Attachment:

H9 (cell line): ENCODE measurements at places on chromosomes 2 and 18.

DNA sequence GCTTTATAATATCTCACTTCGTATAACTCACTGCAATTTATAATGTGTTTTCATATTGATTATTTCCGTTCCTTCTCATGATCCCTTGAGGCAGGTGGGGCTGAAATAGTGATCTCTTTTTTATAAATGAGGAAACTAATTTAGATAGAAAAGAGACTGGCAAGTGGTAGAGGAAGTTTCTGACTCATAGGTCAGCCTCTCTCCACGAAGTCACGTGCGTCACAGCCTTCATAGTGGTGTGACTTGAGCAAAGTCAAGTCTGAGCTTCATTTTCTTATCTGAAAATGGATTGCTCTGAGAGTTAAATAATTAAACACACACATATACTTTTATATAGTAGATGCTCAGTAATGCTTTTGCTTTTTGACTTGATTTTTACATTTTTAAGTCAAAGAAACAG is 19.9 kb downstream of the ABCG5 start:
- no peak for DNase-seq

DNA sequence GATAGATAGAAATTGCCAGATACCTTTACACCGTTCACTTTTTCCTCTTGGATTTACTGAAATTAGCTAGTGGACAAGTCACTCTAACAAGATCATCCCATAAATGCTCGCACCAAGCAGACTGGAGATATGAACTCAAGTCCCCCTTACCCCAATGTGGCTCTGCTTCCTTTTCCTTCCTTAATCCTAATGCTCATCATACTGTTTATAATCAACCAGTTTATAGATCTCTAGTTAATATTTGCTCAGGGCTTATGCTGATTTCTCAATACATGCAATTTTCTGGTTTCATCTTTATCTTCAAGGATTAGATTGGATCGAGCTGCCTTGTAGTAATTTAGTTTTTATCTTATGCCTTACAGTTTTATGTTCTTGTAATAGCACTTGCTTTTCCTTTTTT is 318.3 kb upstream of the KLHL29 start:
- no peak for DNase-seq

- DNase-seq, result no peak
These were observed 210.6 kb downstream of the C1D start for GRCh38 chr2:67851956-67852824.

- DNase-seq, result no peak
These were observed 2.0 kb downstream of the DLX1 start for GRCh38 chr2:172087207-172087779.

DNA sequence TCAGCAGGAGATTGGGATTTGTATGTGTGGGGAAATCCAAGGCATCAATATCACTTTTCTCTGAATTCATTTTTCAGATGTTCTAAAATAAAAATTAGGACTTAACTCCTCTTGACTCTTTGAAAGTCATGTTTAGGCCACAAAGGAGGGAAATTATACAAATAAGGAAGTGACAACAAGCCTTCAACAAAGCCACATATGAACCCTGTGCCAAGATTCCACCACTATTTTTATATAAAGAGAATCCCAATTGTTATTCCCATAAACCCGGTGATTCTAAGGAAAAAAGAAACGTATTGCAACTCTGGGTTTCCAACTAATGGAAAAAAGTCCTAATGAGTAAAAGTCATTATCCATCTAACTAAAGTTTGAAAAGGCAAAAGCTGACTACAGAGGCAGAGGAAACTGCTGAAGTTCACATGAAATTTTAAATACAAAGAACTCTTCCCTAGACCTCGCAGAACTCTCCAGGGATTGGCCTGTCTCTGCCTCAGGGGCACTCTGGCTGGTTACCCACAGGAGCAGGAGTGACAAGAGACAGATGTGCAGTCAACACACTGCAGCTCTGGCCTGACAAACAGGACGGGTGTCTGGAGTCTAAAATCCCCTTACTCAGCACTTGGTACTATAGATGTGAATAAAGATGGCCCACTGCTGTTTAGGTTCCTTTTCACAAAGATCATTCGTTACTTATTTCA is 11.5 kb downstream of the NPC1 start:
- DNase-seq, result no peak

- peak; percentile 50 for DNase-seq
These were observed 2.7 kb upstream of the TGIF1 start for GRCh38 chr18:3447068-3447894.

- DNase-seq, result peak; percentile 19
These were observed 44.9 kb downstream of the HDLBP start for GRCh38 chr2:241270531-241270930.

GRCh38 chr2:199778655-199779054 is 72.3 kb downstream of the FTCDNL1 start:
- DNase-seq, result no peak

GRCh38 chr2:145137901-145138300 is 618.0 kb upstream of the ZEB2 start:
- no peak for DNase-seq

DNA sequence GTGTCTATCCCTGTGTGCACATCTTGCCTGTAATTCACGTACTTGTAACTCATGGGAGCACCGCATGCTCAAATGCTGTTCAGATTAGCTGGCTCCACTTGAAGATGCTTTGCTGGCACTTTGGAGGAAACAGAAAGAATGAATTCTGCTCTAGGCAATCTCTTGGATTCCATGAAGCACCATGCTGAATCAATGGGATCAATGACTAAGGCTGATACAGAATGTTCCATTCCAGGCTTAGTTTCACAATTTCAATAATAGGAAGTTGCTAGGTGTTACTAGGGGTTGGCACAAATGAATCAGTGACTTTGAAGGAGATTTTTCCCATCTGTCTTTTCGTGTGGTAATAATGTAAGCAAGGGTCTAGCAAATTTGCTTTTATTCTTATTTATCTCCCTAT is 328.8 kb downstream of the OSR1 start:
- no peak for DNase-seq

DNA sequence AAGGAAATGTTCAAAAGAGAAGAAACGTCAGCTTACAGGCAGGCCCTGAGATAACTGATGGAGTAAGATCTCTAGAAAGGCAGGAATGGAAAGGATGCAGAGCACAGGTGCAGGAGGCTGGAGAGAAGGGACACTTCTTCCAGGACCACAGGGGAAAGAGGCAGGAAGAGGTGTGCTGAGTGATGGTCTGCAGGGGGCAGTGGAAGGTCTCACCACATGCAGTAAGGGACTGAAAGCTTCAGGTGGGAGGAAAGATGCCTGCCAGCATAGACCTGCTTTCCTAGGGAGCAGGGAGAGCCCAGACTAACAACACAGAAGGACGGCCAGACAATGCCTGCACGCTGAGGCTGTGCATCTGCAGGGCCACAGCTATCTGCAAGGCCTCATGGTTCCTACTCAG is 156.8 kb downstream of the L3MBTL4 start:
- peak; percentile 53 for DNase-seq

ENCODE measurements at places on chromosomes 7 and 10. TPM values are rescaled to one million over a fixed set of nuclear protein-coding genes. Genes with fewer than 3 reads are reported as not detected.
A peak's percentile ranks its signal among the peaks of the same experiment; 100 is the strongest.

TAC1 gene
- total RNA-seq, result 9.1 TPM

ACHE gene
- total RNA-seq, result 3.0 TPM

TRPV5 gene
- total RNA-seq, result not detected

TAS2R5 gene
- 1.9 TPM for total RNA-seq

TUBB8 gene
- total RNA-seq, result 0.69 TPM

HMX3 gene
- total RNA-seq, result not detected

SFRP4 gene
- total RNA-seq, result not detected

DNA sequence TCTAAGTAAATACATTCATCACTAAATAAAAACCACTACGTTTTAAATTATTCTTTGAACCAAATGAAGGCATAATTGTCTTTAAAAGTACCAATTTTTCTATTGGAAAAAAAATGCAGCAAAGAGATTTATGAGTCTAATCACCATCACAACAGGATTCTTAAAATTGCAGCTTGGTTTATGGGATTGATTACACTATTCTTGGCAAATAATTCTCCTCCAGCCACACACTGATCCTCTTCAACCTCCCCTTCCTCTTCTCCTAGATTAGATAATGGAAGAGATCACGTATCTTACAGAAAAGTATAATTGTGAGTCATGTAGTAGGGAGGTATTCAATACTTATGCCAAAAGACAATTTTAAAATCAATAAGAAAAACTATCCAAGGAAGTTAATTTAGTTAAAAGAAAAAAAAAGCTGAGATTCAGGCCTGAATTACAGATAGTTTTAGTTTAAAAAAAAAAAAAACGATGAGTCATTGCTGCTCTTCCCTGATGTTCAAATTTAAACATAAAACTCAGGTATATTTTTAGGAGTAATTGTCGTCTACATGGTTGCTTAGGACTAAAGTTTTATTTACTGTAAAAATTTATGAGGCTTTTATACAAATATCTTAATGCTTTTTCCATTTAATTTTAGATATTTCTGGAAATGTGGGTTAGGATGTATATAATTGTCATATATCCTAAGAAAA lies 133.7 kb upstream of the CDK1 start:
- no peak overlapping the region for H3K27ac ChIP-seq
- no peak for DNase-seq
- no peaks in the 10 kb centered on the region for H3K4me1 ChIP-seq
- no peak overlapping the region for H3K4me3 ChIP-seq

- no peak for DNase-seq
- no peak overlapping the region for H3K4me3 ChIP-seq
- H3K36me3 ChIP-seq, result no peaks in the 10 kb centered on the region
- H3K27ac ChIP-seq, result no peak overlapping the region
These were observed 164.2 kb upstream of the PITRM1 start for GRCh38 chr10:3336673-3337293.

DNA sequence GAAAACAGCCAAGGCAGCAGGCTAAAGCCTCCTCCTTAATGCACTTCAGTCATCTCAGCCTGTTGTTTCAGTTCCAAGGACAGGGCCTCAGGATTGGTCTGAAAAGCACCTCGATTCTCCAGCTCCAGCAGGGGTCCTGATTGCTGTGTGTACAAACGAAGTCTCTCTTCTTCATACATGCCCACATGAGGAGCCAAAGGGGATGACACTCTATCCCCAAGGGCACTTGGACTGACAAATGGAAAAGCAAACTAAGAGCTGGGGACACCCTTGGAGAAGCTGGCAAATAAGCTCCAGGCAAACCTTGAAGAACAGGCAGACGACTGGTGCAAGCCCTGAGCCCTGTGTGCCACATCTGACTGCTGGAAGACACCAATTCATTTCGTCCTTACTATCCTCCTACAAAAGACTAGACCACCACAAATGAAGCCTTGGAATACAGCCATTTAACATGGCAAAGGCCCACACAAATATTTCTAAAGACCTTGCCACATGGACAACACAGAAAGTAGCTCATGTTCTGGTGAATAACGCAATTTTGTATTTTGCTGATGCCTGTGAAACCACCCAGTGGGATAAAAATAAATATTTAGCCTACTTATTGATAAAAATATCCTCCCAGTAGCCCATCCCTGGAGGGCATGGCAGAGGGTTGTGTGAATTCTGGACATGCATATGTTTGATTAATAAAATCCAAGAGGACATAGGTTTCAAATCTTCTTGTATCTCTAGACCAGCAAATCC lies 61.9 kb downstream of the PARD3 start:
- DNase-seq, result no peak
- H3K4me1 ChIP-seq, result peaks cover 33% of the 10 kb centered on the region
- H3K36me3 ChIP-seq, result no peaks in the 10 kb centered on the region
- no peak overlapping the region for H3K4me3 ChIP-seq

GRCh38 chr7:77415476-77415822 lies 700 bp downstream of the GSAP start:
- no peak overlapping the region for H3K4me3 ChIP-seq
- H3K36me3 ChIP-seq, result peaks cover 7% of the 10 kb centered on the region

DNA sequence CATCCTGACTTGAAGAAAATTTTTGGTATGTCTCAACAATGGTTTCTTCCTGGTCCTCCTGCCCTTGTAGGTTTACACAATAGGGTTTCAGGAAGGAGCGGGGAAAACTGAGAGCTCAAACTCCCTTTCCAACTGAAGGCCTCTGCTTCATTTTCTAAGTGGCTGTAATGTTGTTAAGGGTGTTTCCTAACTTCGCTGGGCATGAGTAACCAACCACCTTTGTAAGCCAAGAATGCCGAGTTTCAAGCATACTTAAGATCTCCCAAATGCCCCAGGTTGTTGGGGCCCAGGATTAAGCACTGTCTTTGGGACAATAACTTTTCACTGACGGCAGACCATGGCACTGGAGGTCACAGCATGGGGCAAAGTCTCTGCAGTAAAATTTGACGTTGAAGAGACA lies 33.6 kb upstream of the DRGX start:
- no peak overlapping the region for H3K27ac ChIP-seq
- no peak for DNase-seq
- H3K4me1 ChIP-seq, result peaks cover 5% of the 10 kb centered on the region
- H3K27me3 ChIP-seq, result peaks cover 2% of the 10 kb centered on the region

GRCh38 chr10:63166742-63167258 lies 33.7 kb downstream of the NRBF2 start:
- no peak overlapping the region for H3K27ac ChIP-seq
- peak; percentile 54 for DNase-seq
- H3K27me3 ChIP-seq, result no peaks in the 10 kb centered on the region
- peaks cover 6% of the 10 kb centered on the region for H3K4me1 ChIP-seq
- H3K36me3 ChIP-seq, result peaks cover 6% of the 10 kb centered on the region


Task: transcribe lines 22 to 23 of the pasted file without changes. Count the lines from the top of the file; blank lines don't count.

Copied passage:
DNA sequence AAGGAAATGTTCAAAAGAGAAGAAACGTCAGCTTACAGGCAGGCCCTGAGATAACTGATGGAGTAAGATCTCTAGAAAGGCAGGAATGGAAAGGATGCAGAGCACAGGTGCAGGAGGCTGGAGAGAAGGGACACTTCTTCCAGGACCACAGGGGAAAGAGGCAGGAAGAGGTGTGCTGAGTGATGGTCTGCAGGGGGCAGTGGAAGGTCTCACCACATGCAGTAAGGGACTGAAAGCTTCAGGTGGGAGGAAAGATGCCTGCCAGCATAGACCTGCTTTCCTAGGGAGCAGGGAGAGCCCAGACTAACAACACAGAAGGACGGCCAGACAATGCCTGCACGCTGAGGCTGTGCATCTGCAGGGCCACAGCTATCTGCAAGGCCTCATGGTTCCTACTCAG is 156.8 kb downstream of the L3MBTL4 start:
- peak; percentile 53 for DNase-seq